Adventures in concert promotion
LOS ANGELES—Which rock star jumped into a taxi cab upon arrival in Manila, not bothering to wait for the limo that would take him to the hotel? Which talents posed the biggest “challenge”? Which artists were “nice”? I found out from Renen de Guia, who dished about his experiences as a concert promoter for 35 years.
In this conclusion of my column on Renen, he also revealed the funniest, coolest… and more. Renen and his wife Cel own Ovation Productions, which has been bringing acts— as diverse as Bon Jovi, Taylor Swift, Frankie Valli and The Four Seasons, Alicia Keys and The Killers—to the Philippines.
Talking to Renen again in Rochester, New York (where we watched “Beauty and the Beast,” which he’s bringing to Manila in January), was like walking back in time.
In 1981, Renen asked America’s Gerry Beckley if he could sing “All My Life.”
Gerry refused at first, saying he had never performed it live and didn’t even remember how the song went. When he finally relented, Gerry was shocked at the overwhelming audience response. After that, every time America came to the Philippines for a concert, the band performed the song as the first of two encore numbers (the second being “A Horse with No Name”).
In 1992, when Renen brought Toto to Manila for the first time, the band performed all their hits at the Folk Arts Theater to the fans’ delight.
When he booked Toto again in 2008, Renen said, the band refused to do their hits. “They were booed at the Waterfront Hotel in Cebu, the first show in that series. At the Cebu airport en route to Manila, I begged Steve Lukather, lead singer and guitarist, to perform their hits in Manila. He said he was bored with the old material. Predictably, the Manila crowd was disappointed, too. Toto was offered to me again earlier this year but I said no thanks.”
To avoid a repeat of that experience, Renen e-mailed Sergio Mendes in advance the songs that Manila audiences would like to hear in a 2012 concert. After being reminded by Sergio’s agent that “artists do not want to be told what song they can or cannot sing,” Renen sent a few more e-mails to Sergio. He never got a reply.
“To my surprise, Sergio did each and every song on my list!” Renen exclaimed. “What a guy! The show was a success.”
Dennis Lambert, who co-wrote Jefferson Starship’s iconic hit, “We Built This City,” “Of All the Things,” “Nightshift,” “Ain’t No Woman (Like the One I’ve Got)” and many more, brought pre-recorded backing tracks for his five-city Philippine tour.
Renen recounted: “In Cagayan de Oro, after Dennis lengthily explained to our production assistant how to properly cue each song, the staffer still played the track the wrong way. The equipment was stuck in the song ‘We Built…’ and we couldn’t move on, Dennis had to leave the stage and cue the song himself. It was very tense; you could feel Dennis about to go ballistic.”
Excerpts from our interview:
Name your three most memorable concerts?
1) My first time with The Lettermen in 2006. All (six) shows sold out everywhere we presented them, including the Smart Araneta Coliseum (two nights). It was a nationwide tour; this opened markets for foreign artists in the provinces and started the careers of many provincial promoters. Plus, I am so in love with The Lettermen’s music and know all their songs by heart.
2) Sting in 1994. We sold out the Ultra stadium. Also, Sting’s 2012 concert, which was transferred from the SM MOA Arena to Smart Araneta Coliseum due to some controversy about the cutting of trees. Huge headache! Now nobody remembers the issue, just how great the show was!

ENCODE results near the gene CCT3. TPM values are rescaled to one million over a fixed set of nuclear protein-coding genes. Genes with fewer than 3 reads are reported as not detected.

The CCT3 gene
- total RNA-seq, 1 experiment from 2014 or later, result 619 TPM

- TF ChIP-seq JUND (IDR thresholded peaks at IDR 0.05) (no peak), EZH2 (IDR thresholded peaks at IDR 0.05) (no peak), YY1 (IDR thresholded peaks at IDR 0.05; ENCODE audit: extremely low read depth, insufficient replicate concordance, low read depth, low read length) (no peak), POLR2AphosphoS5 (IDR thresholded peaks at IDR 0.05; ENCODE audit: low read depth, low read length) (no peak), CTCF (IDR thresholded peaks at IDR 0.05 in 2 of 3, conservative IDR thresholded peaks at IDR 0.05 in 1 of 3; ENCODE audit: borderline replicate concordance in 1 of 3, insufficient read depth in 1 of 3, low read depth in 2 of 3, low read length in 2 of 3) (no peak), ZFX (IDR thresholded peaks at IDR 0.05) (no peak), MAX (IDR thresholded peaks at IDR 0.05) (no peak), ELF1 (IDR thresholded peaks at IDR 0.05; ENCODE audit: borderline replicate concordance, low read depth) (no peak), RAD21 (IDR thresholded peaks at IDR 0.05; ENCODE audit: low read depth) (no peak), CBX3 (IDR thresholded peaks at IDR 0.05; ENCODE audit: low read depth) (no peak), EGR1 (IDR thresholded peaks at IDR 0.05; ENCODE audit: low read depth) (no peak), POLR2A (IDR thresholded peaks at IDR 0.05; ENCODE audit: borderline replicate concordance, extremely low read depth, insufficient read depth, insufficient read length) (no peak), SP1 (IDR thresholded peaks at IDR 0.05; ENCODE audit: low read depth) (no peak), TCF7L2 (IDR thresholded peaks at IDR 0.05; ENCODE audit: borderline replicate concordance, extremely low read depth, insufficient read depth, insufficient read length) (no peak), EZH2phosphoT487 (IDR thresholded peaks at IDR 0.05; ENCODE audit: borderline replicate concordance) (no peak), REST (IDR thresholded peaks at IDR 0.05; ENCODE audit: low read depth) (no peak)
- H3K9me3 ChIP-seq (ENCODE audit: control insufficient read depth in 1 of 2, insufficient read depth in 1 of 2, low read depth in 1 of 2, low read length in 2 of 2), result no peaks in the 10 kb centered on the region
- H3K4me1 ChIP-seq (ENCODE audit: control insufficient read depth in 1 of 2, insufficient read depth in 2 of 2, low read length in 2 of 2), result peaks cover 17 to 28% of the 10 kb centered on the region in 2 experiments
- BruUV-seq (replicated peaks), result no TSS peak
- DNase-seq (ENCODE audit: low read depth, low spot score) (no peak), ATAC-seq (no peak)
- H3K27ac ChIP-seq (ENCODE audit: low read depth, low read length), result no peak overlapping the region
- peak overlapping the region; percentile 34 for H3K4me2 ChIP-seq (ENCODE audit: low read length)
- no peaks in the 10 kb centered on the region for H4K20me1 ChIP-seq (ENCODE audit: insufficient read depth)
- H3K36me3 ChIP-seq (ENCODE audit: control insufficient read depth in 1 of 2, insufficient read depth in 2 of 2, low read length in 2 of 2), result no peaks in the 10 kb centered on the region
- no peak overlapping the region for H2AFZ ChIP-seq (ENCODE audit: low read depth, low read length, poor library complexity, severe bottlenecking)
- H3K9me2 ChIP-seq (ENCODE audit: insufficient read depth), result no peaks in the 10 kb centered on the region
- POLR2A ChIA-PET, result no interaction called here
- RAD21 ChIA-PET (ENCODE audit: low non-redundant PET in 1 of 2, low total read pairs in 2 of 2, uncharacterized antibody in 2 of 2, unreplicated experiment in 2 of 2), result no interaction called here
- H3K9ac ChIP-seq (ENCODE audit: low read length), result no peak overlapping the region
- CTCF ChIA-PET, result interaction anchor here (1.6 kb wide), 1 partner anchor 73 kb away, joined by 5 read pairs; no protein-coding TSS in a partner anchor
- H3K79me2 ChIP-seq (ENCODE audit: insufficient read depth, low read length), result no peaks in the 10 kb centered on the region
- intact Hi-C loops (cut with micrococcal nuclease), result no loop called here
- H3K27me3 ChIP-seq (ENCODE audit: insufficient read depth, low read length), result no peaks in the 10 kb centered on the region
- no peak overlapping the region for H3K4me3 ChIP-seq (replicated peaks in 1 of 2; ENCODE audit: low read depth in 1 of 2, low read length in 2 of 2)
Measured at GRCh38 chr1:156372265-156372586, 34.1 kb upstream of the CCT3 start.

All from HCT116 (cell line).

3) We loved America—Gerry Beckley and Dewey Bunnell. This was in 1981; they were our proverbial “last card” after a string of losses. We sold out three nights at the Folk Arts Theater. With the money we made, we recovered past losses and got married! Cel and I then had our honeymoon in Hong Kong, both our first time to travel abroad. We have since done about 15 America concerts.
4) Then there’s Tears for Fears, in 2010. The audience sang louder than the band from start to end! I felt ecstatic because it had taken me 25 years to successfully book them.
Who are the nicest?
No. 1 will also be The Lettermen. After each sold-out concert, they stayed and signed autographs until midnight. They accepted a special invitation to a private party afterward and returned to the hotel at 3 a.m., only to wake up at 5 a.m. for an early-morning flight for the next show in another city.
Even in the provinces, where the venues were not air-conditioned, The Lettermen came out in their tuxedos and performed as if they were at the Big Dome or Manila Hotel.
They are very professional and accommodating. It was always easy to schedule TV guestings. They are engaging and energetic. America, Tony Bennett, Patti Austin, Marilyn McCoo, Billy Davis Jr. and some others were nice, too.
Incubus! You immediately felt their warmth and sincerity and they’re rock stars! They took their time with fans. They’re smart, too.
Matt Scannell of Vertical Horizon is also really cool.
Which one don’t you mind bringing to Manila again and again?
We’ve brought The Lettermen and America quite a number of times already.
Who have so far been the most challenging?
INXS was difficult. Also, Michael McDonald’s tour manager was unreasonable. Overprotective tour managers do more harm than good. Michael himself was okay, though. Don McLean, David Pack and the late Kenny Rankin seemed nice, but they’re temperamental.
Definitely Paul Williams. He told lots of funny stories. And his spiels were witty.
Tell us about the biggest problems.
We did two outdoor shows with Bon Jovi at the Rizal Baseball Stadium in September 1993. The weather was good when the first show began but, a few minutes later, it started to pour—some kind of a freak storm. We had to stop the concert. The next night, ticket holders from the first concert showed up in full force and pushed their way in.